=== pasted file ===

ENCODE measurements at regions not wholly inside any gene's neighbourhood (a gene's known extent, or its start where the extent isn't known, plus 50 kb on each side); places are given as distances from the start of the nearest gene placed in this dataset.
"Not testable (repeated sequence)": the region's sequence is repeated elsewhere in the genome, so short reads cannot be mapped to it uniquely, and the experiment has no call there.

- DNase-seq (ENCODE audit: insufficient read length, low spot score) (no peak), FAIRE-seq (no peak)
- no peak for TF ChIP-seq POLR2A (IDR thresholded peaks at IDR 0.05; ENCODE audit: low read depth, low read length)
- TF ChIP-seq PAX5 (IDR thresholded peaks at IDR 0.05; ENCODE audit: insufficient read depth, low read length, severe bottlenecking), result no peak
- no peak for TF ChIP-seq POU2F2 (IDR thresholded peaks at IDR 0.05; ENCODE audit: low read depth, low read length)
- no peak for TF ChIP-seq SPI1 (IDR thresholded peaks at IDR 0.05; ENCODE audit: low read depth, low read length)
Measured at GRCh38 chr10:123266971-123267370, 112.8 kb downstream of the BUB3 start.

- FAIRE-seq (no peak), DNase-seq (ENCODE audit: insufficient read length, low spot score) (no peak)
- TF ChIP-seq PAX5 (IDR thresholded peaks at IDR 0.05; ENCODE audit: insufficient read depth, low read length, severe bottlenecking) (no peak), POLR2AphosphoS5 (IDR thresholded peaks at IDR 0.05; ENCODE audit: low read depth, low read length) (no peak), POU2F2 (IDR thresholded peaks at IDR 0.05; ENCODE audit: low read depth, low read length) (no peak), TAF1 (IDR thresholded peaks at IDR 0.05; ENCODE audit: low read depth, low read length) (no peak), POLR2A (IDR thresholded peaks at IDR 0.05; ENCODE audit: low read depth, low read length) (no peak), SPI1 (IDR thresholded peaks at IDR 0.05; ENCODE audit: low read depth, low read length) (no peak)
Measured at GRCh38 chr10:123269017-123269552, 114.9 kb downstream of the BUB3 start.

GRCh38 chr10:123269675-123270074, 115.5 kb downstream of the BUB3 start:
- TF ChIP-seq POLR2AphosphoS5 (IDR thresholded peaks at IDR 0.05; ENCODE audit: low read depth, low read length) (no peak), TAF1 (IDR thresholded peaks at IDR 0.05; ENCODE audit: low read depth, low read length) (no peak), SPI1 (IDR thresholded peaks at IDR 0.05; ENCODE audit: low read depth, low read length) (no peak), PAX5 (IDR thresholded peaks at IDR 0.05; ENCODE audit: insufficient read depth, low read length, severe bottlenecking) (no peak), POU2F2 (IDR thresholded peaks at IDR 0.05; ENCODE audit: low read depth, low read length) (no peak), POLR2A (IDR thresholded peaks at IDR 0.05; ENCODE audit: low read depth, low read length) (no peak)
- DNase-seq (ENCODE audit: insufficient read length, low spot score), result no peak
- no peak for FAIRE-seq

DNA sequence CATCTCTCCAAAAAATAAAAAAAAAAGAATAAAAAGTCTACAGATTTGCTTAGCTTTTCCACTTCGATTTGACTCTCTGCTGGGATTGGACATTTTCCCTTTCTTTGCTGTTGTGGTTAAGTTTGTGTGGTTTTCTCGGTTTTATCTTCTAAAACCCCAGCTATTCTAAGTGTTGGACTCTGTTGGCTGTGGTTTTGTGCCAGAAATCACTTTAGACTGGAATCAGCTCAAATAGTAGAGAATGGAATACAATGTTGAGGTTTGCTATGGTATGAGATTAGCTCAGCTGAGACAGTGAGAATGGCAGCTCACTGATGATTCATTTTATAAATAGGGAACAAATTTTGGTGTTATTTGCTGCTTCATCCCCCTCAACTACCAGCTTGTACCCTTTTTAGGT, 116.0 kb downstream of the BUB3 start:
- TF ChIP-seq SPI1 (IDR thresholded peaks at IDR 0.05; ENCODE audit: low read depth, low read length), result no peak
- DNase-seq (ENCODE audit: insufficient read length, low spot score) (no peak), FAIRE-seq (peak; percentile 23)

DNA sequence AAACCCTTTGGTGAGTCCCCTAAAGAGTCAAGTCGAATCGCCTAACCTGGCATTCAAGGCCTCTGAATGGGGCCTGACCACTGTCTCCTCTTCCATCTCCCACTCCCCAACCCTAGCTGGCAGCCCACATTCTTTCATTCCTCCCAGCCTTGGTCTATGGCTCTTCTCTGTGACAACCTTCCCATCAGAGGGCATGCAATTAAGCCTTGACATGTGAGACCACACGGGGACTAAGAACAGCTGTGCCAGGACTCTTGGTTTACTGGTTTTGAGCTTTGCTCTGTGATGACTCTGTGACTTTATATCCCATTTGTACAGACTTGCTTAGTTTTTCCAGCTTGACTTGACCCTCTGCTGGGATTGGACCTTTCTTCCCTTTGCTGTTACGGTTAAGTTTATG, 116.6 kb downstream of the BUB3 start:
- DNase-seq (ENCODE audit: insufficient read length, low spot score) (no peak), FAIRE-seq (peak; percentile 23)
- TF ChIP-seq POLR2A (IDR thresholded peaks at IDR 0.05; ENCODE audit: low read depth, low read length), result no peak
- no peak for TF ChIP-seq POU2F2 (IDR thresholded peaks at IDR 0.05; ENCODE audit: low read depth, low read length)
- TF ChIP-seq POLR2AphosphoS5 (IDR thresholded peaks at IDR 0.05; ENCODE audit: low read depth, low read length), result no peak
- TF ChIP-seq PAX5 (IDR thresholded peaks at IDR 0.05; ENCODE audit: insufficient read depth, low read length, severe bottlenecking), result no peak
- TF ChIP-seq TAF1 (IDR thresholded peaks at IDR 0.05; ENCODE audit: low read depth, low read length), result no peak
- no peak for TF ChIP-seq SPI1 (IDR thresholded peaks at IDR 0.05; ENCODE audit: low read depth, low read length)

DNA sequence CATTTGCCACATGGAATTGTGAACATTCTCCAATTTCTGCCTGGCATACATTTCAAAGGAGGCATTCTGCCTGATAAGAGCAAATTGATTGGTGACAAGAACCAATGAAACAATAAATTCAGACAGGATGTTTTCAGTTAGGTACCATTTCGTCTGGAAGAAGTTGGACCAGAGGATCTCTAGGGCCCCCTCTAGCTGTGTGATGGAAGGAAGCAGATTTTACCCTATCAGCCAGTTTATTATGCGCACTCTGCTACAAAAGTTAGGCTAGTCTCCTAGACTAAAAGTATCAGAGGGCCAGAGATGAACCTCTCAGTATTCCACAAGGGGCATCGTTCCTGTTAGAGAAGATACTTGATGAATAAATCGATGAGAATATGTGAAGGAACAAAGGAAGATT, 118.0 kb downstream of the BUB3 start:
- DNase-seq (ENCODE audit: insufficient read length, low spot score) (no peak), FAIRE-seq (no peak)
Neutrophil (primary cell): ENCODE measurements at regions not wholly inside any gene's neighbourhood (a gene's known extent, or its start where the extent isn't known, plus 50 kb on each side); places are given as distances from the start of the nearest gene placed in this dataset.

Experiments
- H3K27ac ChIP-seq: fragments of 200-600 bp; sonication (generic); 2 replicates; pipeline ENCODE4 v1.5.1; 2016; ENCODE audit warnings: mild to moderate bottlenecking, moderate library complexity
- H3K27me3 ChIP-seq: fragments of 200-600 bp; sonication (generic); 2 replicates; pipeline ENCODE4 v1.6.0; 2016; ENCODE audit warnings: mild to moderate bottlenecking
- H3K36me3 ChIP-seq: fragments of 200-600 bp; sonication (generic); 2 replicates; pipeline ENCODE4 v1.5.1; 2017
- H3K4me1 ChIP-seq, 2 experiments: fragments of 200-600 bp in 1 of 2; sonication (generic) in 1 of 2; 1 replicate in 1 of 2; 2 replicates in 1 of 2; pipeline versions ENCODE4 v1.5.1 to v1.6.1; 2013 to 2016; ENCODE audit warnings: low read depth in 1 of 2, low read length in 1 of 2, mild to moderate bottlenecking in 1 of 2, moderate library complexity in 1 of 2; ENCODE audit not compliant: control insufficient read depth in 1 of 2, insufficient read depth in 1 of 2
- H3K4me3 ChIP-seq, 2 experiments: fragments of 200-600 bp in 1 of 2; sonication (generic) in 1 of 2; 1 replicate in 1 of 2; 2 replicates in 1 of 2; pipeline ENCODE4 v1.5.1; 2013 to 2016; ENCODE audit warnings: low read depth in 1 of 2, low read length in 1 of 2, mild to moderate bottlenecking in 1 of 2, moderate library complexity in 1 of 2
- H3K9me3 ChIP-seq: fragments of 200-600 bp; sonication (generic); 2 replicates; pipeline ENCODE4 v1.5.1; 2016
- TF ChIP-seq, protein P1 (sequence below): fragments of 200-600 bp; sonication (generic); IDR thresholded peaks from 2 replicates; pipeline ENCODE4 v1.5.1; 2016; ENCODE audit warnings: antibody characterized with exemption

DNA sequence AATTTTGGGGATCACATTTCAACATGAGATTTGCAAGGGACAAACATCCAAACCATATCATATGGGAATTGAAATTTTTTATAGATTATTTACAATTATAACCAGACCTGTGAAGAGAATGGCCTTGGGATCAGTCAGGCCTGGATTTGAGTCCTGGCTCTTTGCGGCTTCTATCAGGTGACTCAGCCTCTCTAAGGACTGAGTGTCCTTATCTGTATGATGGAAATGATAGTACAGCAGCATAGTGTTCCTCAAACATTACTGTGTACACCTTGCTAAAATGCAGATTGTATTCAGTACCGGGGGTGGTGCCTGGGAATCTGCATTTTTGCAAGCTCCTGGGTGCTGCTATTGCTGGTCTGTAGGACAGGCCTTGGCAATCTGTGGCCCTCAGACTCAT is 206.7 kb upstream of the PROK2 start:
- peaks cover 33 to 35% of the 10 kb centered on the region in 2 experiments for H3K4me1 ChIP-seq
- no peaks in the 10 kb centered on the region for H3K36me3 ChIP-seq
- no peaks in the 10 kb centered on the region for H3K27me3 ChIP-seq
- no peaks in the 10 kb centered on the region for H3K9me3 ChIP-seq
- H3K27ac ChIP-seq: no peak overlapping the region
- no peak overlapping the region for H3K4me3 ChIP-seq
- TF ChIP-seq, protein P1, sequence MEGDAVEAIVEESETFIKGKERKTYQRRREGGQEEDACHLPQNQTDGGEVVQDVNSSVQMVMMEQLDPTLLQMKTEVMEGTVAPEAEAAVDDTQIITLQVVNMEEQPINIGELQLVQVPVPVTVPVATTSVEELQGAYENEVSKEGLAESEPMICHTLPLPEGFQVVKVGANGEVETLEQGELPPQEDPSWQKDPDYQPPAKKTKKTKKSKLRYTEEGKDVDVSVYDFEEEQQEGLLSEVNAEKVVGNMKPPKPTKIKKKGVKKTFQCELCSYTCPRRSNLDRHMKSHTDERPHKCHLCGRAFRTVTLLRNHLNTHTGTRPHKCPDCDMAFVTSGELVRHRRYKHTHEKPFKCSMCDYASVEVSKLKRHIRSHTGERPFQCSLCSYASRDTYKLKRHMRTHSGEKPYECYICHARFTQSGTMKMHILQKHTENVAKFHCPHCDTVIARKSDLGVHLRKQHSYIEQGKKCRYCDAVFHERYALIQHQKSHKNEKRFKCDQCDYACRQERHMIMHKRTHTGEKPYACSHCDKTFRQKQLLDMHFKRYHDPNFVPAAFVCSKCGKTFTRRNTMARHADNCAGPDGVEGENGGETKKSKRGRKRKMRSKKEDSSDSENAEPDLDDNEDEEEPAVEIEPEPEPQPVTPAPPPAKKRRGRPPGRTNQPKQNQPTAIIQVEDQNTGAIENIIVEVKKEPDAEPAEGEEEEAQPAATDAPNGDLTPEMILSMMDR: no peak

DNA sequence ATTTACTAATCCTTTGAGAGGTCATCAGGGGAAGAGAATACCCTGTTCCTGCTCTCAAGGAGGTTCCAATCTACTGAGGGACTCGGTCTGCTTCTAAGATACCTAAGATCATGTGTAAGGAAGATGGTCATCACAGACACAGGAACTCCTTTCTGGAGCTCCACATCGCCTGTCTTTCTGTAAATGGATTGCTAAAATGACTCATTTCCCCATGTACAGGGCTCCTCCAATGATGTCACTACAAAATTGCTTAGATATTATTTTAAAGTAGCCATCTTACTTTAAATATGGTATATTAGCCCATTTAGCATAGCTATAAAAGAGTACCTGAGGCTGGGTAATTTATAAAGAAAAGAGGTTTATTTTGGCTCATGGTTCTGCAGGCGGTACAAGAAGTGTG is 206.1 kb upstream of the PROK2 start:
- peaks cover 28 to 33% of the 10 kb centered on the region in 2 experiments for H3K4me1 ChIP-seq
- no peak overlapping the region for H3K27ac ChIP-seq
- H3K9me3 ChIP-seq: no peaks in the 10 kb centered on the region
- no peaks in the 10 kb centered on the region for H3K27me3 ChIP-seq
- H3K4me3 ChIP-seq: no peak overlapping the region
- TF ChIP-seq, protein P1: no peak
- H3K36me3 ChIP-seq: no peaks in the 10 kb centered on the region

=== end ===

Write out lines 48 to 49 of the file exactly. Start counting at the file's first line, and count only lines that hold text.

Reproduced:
- no peak overlapping the region for H3K27ac ChIP-seq
- H3K9me3 ChIP-seq: no peaks in the 10 kb centered on the region